INCREASING ATTACKS ON EDUCATION IN THE SOUTH-WEST REGION
On 1 July, non-state armed groups (NSAGs) assassinated a teacher from the Bilingual school of Kumba, at his residence, in the South-West region. This incident was among many occurring during the general certificate of education (GCE) exams, including shootings around schools, tearing of exam papers, and kidnapping of children. In the South-West region, only 23 per cent of primary schools and 25 per cent of secondary schools were operational during the 2020-2021 academic year. While most leaders of NSAGs maintain a boycott of government school education, there is a showcase of support for community-based education, especially in areas under their control. UN and non-governmental education partners had implemented educational interventions adapted to the crisis and the COVID-19 context through radio education, distance learning, distribution of recreational kits, psychosocial support, and COVID-19 sensitization through an inclusive, Do-No-Harm approach for the school year 2020-2021.
WINDSTORM IN BANJUL KILLS TEN, DISPLACES HUNDREDS
On the night of 7-8 July, a windstorm hit The Gambia’s capital Banjul, leveling scores of houses in some western districts and claiming at least 10 lives. Entire families wandered around the outskirts of Banjul in search of shelter after the storm destroyed the roof of their houses. Many coastal urban areas remained without electricity or running water after utility infrastructure was damaged by heavy winds, rain and flooding. The storm which landed around midnight, caused the displacement of more than 1,500 people, according to government figures. On 8 July, Gambian President Adama Barrow held an emergency meeting to assess the damage and devise a response plan. Affected families needed immediate food and shelter assistance, as well as clothing since most of them are highly vulnerable.
CENTRAL AFRICAN REPUBLIC
80,000 CHILDREN BELOW FIVE RISK SEVERE ACUTE MALNUTRITION
UN agencies warned in a statement that at least 80,000 children below the age of five are at risk of severe acute malnutrition across the country – an increase of 29 per cent compared to the projections of the 2021 Humanitarian Needs Overview. One in eight Central Africans – 632,000 people – will face phase 4, emergency food insecurity, during the current lean season (from April to August), if no action is taken. Across CAR, 40 per cent of children under five are already suffering from chronic malnutrition, a rate significantly above the 30 per cent emergency threshold. Malnutrition has soared as a result of violence following the December 2020 elections, especially among internally displaced persons and in conflict-affected locations, where access to food, nutrition, essential health care, water, and sanitation has been severely restricted and food prices have soared. Some 2.3 million people in CAR, almost half of the population, are estimated to be acutely food insecure during the current lean season.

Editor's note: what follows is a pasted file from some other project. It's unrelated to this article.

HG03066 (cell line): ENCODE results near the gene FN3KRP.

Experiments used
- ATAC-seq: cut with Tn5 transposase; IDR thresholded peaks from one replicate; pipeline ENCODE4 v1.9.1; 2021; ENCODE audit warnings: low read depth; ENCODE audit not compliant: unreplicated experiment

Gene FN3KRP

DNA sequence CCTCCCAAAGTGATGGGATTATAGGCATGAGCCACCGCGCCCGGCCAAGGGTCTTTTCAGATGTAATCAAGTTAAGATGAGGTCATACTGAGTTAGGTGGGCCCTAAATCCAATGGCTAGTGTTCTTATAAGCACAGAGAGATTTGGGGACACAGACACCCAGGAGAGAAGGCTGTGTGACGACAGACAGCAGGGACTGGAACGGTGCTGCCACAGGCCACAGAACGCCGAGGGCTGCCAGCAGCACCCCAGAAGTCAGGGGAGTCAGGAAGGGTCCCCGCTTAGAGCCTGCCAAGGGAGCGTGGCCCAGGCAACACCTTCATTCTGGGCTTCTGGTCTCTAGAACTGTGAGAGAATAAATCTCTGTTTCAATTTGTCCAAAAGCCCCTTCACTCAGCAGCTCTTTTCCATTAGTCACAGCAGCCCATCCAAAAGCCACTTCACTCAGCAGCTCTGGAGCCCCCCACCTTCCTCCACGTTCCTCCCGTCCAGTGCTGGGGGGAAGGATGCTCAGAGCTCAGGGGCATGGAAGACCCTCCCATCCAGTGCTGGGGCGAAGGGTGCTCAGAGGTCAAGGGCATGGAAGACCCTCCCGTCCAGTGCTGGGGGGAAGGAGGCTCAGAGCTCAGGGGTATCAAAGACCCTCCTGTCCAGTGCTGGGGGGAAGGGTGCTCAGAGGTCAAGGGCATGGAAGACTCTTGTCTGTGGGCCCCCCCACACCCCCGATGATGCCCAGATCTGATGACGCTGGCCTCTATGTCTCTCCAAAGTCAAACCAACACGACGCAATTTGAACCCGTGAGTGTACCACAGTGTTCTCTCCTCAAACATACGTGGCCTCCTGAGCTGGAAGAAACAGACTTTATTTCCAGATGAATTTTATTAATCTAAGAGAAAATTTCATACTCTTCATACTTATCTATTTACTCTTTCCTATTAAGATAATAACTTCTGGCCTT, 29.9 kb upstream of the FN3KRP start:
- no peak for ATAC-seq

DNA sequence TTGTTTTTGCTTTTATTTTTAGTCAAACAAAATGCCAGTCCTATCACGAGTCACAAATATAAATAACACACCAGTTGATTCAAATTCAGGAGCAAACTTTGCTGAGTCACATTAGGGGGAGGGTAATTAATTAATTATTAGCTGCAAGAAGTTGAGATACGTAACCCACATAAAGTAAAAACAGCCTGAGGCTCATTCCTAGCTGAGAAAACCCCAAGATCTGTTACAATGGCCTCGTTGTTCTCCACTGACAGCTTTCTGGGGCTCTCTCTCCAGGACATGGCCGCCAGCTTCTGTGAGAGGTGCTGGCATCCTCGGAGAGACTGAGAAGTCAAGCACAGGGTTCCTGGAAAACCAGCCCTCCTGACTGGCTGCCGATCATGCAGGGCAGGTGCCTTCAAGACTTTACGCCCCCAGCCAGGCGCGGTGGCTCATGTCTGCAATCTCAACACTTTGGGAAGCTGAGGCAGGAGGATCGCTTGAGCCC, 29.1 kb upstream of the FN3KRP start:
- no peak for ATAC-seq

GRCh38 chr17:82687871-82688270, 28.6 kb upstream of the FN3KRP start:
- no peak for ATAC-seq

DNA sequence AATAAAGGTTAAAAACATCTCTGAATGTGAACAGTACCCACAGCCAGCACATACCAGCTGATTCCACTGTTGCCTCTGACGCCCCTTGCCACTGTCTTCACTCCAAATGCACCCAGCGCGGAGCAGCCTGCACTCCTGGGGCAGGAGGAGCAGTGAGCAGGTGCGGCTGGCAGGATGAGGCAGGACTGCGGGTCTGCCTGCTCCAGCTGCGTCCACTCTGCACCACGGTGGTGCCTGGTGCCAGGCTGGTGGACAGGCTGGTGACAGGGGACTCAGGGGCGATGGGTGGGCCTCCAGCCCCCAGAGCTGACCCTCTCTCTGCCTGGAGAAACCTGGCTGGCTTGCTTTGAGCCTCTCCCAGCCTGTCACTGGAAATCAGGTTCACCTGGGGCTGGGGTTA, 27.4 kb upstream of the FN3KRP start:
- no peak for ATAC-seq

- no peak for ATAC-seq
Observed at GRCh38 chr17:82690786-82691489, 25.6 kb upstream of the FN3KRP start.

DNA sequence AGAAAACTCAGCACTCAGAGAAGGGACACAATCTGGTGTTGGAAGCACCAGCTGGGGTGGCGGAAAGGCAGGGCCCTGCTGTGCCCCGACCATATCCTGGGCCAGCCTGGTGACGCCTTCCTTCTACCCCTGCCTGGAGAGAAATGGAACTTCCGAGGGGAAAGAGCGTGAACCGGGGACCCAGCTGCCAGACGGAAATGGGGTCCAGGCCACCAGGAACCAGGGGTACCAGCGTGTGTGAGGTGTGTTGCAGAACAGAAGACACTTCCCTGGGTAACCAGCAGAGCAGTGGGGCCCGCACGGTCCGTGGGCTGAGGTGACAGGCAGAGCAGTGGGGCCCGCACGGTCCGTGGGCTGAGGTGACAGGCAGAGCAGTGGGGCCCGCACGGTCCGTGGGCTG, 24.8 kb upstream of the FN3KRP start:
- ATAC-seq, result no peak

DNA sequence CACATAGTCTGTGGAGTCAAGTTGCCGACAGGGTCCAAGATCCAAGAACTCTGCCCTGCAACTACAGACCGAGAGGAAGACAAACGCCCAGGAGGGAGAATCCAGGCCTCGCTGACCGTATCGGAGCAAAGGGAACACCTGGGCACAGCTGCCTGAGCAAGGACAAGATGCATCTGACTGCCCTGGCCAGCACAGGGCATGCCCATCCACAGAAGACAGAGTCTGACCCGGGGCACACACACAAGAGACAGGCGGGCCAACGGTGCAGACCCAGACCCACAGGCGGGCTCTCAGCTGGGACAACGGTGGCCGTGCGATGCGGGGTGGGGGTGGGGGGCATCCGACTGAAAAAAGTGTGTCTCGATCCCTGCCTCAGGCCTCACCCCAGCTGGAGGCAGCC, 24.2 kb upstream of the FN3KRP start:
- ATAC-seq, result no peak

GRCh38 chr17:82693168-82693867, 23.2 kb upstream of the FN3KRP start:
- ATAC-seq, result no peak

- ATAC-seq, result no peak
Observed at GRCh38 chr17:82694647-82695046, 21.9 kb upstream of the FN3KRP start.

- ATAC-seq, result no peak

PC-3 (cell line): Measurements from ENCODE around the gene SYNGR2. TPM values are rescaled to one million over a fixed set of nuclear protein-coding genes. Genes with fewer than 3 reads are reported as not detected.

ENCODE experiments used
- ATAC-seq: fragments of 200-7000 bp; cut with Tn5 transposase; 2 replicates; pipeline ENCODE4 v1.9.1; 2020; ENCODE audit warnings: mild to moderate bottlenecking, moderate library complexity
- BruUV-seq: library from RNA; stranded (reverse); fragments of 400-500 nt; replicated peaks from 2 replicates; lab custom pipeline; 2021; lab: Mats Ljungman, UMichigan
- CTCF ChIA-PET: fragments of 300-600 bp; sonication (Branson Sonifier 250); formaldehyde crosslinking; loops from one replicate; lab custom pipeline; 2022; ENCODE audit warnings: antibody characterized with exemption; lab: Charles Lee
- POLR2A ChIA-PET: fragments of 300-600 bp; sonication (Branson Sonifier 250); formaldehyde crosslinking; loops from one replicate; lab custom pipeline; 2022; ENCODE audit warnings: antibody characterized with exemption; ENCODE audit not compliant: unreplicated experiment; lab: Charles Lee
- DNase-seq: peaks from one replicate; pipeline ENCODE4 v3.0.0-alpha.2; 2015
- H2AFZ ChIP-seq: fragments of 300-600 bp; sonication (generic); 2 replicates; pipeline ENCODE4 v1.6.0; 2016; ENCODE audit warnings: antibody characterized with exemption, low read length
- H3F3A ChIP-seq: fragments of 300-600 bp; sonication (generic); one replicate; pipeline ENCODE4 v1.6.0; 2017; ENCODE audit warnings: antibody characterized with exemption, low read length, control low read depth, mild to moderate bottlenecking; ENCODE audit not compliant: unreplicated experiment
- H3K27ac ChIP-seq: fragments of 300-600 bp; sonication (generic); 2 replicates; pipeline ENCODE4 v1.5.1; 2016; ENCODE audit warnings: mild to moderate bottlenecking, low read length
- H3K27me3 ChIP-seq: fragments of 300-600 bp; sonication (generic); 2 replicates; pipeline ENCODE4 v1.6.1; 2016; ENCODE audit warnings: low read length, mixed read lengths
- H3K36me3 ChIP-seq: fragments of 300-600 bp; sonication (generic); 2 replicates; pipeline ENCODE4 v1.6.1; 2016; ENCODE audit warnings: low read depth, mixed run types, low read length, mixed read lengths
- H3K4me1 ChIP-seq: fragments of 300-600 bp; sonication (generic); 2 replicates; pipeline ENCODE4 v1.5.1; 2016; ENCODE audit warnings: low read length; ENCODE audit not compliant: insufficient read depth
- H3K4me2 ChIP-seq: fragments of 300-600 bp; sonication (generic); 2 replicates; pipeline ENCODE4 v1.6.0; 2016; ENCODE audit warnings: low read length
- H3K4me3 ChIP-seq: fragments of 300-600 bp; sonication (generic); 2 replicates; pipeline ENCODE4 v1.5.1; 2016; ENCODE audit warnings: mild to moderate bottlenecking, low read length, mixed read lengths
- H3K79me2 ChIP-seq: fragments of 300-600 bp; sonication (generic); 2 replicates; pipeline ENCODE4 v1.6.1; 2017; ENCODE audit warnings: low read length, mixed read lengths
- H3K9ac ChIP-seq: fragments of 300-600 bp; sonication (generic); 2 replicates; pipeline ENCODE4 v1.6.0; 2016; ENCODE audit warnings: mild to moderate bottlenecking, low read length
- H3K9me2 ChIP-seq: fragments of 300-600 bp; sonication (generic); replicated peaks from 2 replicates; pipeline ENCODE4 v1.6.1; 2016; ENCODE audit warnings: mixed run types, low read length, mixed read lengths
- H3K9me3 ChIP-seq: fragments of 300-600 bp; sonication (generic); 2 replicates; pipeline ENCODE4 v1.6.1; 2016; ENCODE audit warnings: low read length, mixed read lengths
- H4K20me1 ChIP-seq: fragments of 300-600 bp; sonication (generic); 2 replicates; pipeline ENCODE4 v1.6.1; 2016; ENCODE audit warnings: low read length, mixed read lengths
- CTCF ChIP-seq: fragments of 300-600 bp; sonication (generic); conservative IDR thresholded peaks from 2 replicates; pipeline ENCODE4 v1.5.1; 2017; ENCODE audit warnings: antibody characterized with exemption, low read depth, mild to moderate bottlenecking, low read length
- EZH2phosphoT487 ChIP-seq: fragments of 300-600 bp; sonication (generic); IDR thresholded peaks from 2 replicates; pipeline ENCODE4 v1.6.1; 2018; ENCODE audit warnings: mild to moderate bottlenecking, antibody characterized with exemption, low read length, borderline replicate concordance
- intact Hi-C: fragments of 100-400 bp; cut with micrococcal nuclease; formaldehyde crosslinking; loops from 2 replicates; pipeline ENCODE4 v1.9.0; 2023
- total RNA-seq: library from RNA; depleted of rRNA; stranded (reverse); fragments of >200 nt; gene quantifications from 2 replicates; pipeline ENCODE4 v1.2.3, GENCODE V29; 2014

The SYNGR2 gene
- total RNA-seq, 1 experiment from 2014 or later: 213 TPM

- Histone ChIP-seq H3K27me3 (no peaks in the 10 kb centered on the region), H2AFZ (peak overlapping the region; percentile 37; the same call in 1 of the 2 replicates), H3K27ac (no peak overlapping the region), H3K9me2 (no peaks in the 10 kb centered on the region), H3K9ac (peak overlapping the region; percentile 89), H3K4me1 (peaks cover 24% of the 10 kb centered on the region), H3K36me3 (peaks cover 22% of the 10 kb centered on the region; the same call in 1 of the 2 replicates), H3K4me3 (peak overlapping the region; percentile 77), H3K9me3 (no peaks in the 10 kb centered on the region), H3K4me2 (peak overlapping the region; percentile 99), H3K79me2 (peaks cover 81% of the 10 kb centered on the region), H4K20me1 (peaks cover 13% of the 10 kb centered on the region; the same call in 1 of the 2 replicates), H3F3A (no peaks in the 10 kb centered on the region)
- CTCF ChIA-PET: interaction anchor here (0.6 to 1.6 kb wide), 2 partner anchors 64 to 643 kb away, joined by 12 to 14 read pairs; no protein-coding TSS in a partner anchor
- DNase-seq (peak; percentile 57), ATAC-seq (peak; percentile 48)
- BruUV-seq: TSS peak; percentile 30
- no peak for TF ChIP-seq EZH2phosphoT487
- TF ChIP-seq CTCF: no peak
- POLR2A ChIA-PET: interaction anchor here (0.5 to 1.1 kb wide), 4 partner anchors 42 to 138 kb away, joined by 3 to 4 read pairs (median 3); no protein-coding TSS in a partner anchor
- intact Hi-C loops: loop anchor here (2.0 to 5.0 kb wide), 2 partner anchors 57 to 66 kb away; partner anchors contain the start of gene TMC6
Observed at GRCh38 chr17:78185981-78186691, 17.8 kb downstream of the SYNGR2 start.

ARMED ATTACK IN HONG LGA KILLS 15 CIVILIANS, DISPLACES RESIDENTS
On 7 July, non-state armed group (NSAG) operatives invaded the Dabna farming community, in the Hong local government area (LGA), 150 kilometers north of Yola, the northeastern Adamawa State capital, killing 18 residents. Several homes, barns and shops were set ablaze, forcing more than 2,500 residents to flee to neighbouring villages of Garaha and Lahr. Some 35 residents have been injured and one child is still missing. Similar attacks in April 2021 claimed the lives of 12 civilians and displaced 5,000 residents in Kwapare village, also in Hong LGA, where some of the displaced are still in the process of resettling.
- UN Office for the Coordination of Humanitarian Affairs
- To learn more about OCHA's activities, please visit https://www.unocha.org/.